Request for Comments "Real Estate Workshop" #00048

Submission Number:
00048
Commenter:
Rob
Organization:
State:
Colorado
Initiative Name:
Request for Comments "Real Estate Workshop"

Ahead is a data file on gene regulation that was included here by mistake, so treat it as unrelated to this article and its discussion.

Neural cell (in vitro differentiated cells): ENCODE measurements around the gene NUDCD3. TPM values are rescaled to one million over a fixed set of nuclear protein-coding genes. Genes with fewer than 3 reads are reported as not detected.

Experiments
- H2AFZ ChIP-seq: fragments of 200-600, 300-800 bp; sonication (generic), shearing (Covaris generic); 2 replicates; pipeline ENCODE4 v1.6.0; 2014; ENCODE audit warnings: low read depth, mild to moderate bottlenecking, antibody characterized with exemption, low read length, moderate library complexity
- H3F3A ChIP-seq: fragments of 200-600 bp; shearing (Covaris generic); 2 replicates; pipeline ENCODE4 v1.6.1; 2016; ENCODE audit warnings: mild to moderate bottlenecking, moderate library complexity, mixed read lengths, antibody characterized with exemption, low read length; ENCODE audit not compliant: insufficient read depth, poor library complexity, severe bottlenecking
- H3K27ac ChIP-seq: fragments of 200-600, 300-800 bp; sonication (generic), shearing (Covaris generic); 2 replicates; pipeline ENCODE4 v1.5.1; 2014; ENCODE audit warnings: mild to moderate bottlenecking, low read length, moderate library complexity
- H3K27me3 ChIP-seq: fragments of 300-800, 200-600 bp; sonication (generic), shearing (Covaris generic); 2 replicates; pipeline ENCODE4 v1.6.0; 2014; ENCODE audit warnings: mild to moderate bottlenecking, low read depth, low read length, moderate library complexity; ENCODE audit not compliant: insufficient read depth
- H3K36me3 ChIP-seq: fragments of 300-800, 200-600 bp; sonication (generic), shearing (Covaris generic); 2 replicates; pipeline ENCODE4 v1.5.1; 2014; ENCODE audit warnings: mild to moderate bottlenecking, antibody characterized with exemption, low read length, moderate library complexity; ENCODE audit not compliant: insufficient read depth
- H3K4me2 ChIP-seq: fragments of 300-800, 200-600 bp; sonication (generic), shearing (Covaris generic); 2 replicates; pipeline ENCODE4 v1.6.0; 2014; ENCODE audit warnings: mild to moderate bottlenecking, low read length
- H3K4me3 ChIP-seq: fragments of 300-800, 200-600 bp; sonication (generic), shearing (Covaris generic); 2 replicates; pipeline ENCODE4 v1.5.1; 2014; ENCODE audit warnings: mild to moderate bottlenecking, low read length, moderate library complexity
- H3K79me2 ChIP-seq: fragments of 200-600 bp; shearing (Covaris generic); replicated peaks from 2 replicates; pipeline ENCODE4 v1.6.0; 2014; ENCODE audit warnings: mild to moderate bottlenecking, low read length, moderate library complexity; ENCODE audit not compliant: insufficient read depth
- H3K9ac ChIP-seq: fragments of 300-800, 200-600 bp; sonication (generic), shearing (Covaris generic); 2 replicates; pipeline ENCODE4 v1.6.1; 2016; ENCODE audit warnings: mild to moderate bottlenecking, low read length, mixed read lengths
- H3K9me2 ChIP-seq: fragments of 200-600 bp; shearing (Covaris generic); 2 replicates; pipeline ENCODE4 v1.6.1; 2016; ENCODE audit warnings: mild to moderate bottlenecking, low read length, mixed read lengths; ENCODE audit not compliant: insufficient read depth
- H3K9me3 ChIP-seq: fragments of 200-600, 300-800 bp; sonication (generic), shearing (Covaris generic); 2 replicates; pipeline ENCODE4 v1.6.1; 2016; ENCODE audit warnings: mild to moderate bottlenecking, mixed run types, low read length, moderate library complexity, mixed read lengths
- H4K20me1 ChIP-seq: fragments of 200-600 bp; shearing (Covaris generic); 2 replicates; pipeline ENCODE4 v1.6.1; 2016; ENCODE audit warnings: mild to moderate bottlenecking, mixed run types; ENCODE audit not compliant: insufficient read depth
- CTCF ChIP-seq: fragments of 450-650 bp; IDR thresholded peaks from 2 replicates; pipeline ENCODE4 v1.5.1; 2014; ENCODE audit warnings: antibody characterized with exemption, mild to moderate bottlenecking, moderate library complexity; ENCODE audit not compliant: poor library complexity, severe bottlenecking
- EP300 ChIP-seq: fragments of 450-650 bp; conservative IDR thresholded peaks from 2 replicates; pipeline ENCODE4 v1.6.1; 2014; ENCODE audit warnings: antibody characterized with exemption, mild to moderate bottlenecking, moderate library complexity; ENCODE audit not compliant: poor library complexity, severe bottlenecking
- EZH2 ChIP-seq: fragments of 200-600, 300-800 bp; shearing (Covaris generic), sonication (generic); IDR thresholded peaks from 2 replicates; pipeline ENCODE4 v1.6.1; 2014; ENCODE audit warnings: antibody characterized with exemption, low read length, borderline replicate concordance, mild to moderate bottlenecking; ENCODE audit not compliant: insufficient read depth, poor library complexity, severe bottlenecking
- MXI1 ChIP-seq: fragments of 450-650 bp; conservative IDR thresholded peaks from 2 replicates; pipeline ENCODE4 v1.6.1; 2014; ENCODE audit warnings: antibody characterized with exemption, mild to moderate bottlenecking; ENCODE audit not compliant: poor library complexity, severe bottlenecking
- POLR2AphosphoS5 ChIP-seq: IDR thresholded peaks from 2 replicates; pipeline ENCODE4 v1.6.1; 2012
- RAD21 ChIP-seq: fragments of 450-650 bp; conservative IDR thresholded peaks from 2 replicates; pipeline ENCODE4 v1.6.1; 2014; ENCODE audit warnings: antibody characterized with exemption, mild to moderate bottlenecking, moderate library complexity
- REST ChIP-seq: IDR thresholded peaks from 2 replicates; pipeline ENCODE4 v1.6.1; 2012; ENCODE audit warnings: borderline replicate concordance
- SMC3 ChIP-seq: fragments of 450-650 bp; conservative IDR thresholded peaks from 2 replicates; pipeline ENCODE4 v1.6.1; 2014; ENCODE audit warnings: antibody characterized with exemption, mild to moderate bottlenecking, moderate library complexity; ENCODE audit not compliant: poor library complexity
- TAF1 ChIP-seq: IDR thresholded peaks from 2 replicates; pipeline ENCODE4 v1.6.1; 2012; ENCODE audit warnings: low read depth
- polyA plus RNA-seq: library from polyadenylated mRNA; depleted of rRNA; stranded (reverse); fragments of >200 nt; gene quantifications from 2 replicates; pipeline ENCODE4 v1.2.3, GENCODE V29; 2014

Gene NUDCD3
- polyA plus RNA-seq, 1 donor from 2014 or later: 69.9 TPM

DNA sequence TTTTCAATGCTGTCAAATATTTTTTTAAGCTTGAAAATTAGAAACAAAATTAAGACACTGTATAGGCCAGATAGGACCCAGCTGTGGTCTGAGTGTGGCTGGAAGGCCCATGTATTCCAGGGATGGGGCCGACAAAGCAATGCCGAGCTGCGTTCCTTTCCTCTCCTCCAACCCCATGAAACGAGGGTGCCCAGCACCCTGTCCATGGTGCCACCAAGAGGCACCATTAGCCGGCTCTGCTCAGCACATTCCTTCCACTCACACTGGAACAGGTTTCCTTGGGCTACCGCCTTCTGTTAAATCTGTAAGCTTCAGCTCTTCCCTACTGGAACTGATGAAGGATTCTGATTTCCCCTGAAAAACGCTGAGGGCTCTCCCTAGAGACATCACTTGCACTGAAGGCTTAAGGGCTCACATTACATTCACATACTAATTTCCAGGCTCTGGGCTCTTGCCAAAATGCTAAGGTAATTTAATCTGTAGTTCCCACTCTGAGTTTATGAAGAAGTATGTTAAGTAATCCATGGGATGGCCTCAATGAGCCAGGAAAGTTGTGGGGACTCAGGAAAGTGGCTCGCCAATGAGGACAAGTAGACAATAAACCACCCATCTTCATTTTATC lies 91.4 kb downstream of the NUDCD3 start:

It's interesting, isn't it? The typical American has about $1k invested in his Merrill Lynch or Charles Schwab account and $200k invested in his home. Yet, the Securities & Exchange Commission will lock-up a Manhattan stockbroker for taking a 2-hour lunch while nobody seems to know or care what the MLS does. - In the real estate industry, the fox is guarding the henhouse. To illustrate, consider this excerpt from an exclusive right to sell listing agreement printed in 2016. - MULTIPLE LISTING SERVICE (MLS). MLS rules require Sponsoring Broker to input Property into the MLS within 72 hours of the execution of this Agreement. If Seller does not want the Property inputted into the MLS within 72 hours, Seller must set forth the date to have the Property inputted into the MLS by adding a date and initialing below. If Seller would like the listing to be exempt from the MLS during the entire listing period provided for in this Agreement, Seller must complete and sign the form provided by -redacted-, "Seller's Listing Exemption Addendum." Unless noted otherwise below, Sponsoring Broker will publish the MLS listing of the Property within 72 hours of the full execution of this Agreement in accordance to MLS guidelines. - In general. The clause evidences a business arrangement that operates as an exclusive dealing arrangement as its defined in the Clayton Act-a restriction that a supplier imposes on a customer, forbidding the customer from purchasing some category of products from any other supplier. The clause operates to foreclose other advertisers of real estate from selling their services. What percentage of consumers (sellers) signed and delivered the opt-out form? - Sentence 1. The typical consumer (seller) interprets "MLS rules" to mean rules established by a government agency, or at least some quasi-government agency, that oversees real estate brokerage. After all, if the Broker is regulated by the MLS, the MLS must have government powers. The consumer, at least in his mind, would do well to follow the rules. While 18 U.S. Code § 912 may or may not apply, it's the same area of law. - Last sentence. Presumably relying upon the words and phrases contained in this sentence, the MLS takes a 99-year license to use, for its own commercial interests, the consumer's property control and disposition rights guaranteed by his state constitution and 3,000 years of accepted law. Does "in accordance with MLS guidelines" evidence the consumer's understanding and intent to irrevocably and forever surrender his rights? Was there any consideration paid for this taking of rights? Of course not. Consumers that signed this particular contract may have a claim. - Throughout the Internet, you see examples of U.S. real estate professionals arguing with conviction that they own the consumer's listing data. Not true at all. In the U.S. Code, facts are not copyrightable. In 1991, the U.S. Supreme Court ruled eleven-to-one that "100 un-copyrightable facts gathered in one place do not magically change their status." Unpack this. You can't copyright phone numbers, addresses, home facts, marketing facts, pricing facts, relationship facts, and so on in any quantity in any arrangement. - Given what we know about listing contracts-specifically, the permissions they do not give- and the public statements of real estate professionals, there's a problem. Game this out… Over time, while the real estate industry tries to make U.S. property owners subject to Switzerland law, the Securities & Exchange Commission, a.k.a. the New York Yankees of the market regulation business, continues to do its job… - Real estate markets become "sketchy". Financial markets remain "trustworthy". The smart money runs to treasuries, municipal bonds and index funds. Then, one day, when you sell your house, you take a very big check to closing.